Domínio de referência: Os Jovens e o Consumo

1º Momento
Intervenientes e
Descrição das atividades
Tempos
Examinador Hello …………… (A) and …………… (B). (Use first names)
I’d like to know more about you so I’m going to ask you some questions about yourselves
for about three minutes.
Answer the questions, please, but do not interrupt your partner.

[1. O examinador usa a lista que se segue, escolhendo o número de estímulos adequados
ao tempo. 2. As perguntas poderão ser colocadas seguindo uma linha vertical
(entrevistando um examinando de cada vez) ou em alternância (entrevistando
simultaneamente os dois examinandos).]

A B

Examinador e  …………… (A), do you live in the city or in  What about you, do you like the place
Examinandos the countryside? you live in, ………… (B)?

 Would you rather live in a different  Why do you like that area?
place?

(negative response)

 Why wouldn’t you like to live in a


 Why not?
different place?

 Do you think the place you live in has  And you? Does the place you live in have
environmental problems? Why/not? any environmental problems? Why/ not?

[O examinador fará referência à resposta do [O examinador fará referência à resposta do


examinando.] examinando.]

Total:  Name two things you think you should  Name two things you think the city
3/5 minutos do to help the environment. council should do to minimise those
problems.

© ASA • 2017-2018 • Upgrade 11 • Isabel Filipe │ Maria Adelaide Rabaça │ Paula Simões | 7
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2º Momento
Intervenientes e
Descrição das atividades
Tempos
Examinador • Right, now I’d like each of you to talk on your own for about two minutes.
You have one minute to prepare.
You mustn’t interrupt your partner while he/she is speaking.
Here is some paper and a pen, in case you want to make some brief notes.
Please do not write a text.
[O examinador entrega o papel e a caneta aos dois examinandos.]

Examinador  …………… (A), I’d like you to start.  Now it’s your turn ………… (B).
[O examinador entrega o material: Picture [O examinador entrega o material:
A.] Picture B.]
Examinandos • Look at this picture and then talk about it.
2 minutos As well as the picture, there are also some prompts to help you.
I’ll ask you to start talking in one minute.
[O examinando prepara o seu discurso.]
Examinador  Please begin now, ………… (A).  Please begin now, ……… (B).

A B

[Prestação do examinando. Caso o discurso [Prestação do examinando. Caso o


Examinando A
2/4 minutos do examinando seja insuficiente, revele discurso do examinando seja insuficiente,
pouco conteúdo ou o examinando tenha revele pouco conteúdo ou o examinando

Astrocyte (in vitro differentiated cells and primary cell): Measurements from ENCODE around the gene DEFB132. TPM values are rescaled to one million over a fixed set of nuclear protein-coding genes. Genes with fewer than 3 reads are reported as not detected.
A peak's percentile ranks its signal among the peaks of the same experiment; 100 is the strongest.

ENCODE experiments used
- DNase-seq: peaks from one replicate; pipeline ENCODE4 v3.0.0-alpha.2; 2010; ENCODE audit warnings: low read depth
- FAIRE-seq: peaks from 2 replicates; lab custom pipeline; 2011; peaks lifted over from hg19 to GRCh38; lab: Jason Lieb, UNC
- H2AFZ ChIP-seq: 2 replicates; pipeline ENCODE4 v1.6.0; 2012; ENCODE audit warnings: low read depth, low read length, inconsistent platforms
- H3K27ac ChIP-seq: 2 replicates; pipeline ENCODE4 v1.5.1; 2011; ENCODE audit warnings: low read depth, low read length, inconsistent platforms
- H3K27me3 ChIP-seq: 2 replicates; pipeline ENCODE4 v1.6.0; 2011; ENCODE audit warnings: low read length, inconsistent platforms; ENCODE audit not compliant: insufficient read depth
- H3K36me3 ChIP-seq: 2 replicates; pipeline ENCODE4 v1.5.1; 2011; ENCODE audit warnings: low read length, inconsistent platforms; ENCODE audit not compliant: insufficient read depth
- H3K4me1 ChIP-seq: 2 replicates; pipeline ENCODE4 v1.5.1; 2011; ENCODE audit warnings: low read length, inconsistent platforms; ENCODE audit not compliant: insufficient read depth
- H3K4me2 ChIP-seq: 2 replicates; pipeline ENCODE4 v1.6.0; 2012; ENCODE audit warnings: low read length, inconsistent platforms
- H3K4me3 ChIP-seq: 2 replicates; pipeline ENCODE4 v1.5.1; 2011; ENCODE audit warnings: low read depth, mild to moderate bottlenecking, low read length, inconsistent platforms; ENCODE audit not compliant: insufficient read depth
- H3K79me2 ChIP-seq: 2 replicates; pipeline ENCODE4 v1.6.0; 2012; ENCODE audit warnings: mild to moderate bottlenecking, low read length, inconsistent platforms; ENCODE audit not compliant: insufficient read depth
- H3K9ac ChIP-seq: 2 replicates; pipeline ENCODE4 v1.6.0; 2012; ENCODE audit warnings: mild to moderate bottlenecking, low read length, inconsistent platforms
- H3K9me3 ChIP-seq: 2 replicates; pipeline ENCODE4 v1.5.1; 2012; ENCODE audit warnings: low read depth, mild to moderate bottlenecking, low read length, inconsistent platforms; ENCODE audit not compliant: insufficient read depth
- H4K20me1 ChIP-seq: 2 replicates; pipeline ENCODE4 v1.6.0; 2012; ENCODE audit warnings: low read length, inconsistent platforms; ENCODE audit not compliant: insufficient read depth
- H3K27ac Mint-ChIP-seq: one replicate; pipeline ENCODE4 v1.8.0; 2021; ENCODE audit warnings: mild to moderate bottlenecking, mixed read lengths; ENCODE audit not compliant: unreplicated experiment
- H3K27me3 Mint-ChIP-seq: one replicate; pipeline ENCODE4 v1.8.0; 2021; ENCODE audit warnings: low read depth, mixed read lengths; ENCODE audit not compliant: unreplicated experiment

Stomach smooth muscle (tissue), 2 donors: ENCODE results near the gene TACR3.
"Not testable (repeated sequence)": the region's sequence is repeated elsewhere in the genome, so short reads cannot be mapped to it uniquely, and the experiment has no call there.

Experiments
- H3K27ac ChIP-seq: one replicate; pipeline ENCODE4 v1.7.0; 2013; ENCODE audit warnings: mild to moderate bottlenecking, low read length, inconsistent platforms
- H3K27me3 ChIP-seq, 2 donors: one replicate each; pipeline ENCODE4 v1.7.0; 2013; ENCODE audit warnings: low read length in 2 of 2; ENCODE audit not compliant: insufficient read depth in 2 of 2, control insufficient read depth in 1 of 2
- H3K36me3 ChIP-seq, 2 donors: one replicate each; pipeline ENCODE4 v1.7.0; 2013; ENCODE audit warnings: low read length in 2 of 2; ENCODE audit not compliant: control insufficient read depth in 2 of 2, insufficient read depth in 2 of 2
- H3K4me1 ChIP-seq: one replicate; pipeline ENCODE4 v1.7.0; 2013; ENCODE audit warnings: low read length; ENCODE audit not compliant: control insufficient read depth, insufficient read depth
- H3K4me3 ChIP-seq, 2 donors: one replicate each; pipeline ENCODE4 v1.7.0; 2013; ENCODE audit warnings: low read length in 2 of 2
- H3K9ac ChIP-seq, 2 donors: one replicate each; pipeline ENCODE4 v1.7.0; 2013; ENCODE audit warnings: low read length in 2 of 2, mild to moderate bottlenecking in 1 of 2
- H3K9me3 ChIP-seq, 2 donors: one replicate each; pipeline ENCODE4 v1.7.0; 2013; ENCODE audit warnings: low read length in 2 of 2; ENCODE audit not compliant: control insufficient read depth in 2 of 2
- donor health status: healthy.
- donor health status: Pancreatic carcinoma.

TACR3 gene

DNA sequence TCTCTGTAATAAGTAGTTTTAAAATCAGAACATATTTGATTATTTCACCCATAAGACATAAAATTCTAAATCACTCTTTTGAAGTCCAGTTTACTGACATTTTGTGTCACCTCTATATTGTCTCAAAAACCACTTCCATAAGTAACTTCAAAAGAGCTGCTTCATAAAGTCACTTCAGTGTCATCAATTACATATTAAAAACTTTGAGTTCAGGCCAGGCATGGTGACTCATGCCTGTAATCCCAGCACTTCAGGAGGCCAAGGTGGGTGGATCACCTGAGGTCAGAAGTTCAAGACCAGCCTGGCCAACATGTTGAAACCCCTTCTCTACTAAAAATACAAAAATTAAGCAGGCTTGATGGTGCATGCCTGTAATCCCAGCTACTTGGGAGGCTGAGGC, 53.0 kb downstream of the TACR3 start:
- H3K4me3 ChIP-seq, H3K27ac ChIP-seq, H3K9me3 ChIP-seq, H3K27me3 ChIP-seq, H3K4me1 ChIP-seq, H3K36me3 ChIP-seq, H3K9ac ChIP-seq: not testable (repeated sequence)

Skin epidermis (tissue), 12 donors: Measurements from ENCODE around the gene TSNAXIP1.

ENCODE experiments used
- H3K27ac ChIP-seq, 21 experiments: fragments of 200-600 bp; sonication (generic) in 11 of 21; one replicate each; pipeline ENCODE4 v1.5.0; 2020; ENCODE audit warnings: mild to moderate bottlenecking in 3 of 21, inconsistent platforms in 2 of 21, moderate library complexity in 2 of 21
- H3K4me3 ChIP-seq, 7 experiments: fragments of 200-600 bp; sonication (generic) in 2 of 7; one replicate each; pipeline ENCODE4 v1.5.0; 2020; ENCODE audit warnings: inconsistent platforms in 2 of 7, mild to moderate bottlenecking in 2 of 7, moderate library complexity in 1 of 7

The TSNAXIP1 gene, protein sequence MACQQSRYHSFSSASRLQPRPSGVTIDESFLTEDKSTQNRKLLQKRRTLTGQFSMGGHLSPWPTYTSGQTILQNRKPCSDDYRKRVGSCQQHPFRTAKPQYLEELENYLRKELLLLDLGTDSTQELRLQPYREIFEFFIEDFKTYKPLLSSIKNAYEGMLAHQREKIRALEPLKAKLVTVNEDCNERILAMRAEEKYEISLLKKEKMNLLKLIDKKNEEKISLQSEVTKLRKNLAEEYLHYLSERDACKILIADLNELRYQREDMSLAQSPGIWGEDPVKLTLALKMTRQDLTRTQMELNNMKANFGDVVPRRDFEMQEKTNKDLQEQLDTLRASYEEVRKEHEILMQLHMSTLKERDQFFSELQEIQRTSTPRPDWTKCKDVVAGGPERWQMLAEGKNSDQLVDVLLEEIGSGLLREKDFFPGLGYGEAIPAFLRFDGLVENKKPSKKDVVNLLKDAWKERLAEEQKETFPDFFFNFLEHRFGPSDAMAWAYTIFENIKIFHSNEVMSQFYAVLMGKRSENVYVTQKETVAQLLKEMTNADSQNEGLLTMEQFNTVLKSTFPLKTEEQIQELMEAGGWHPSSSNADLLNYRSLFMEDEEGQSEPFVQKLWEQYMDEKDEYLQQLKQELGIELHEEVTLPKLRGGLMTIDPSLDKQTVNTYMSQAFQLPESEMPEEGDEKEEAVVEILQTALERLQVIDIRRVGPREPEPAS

dificuldade em começar a falar, o tenha dificuldade em começar a falar, o
examinador poderá ajudá-lo com algumas examinador poderá ajudá-lo com
perguntas, por exemplo: algumas perguntas, por exemplo:
 What do you see in the picture?  What’s happening in the picture?]
 What shape does it have?]
Examinando B [Se as perguntas forem insuficientes, o
[Se as perguntas forem insuficientes, o
2/4 minutos examinador poderá fazer ainda as
examinador poderá fazer ainda as seguintes
perguntas: seguintes perguntas:
 Do you think the picture reflects reality?  How real do you think the situation
depicted is?
Why?
 What does the picture suggest?
 What message is the picture trying to
convey?
 In your view, what is a suitable title for  In your view, what is a suitable title
this picture? Why?] for this picture? Why?]

Examinador [O examinador pode ainda ajudar o [O examinador pode ainda ajudar o


examinando a expandir o seu discurso, por examinando a expandir o seu discurso,
exemplo usando: por exemplo usando:
Total:  Why?  Why?
6/12 minutos  What do you mean by…?  What do you mean by…?
 Could you be more specific?]  Could you be more specific?]

© ASA • 2017-2018 • Upgrade 11 • Isabel Filipe │ Maria Adelaide Rabaça │ Paula Simões | 8
3º Momento

Intervenientes e
Descrição das atividades
Tempos
Examinador • Now I’d like you to talk together for about four minutes about the type of
+/- 30 segundos shopper each of you is, while I listen. Here is a card with some ideas on it, which
+ you can use if you like.
Examinandos
4/5 minutos Remember you have to talk to each other. Please speak so that I can hear you
both. I’ll ask you some questions about each other’s comments. Here is your
card.

[O examinador entrega o material a cada aluno]


Examinador

[Prestação dos examinandos. Os examinandos podem usar algum tempo para


lerem o “Card”. Caso nenhum dos examinandos tome a iniciativa, ou tenham
decorrido mais de trinta segundos, o examinador poderá dizer “Would you start
Examinador e
now?”]
Examinandos
4/5 minutos
Thank you!

 …………… (A), in your view, what concerns you most as a consumer?

 …………… (B), do you agree?

Examinador [Caso o examinando A não tenha fornecido uma resposta à última pergunta
suscetível de ser comentada, devido à pouca qualidade ou extensão, a pergunta
inicial poderá ser adaptada e dirigida ao aluno B, substituindo aquela que pede a
sua reação. Por exemplo, o examinador poderá dizer: “How easy / difficult do you
think it is to be a smart consumer?”]

 …………… (B), in your view, what is the greatest benefit of being an organised
consumer?

 …………… (A), do you agree?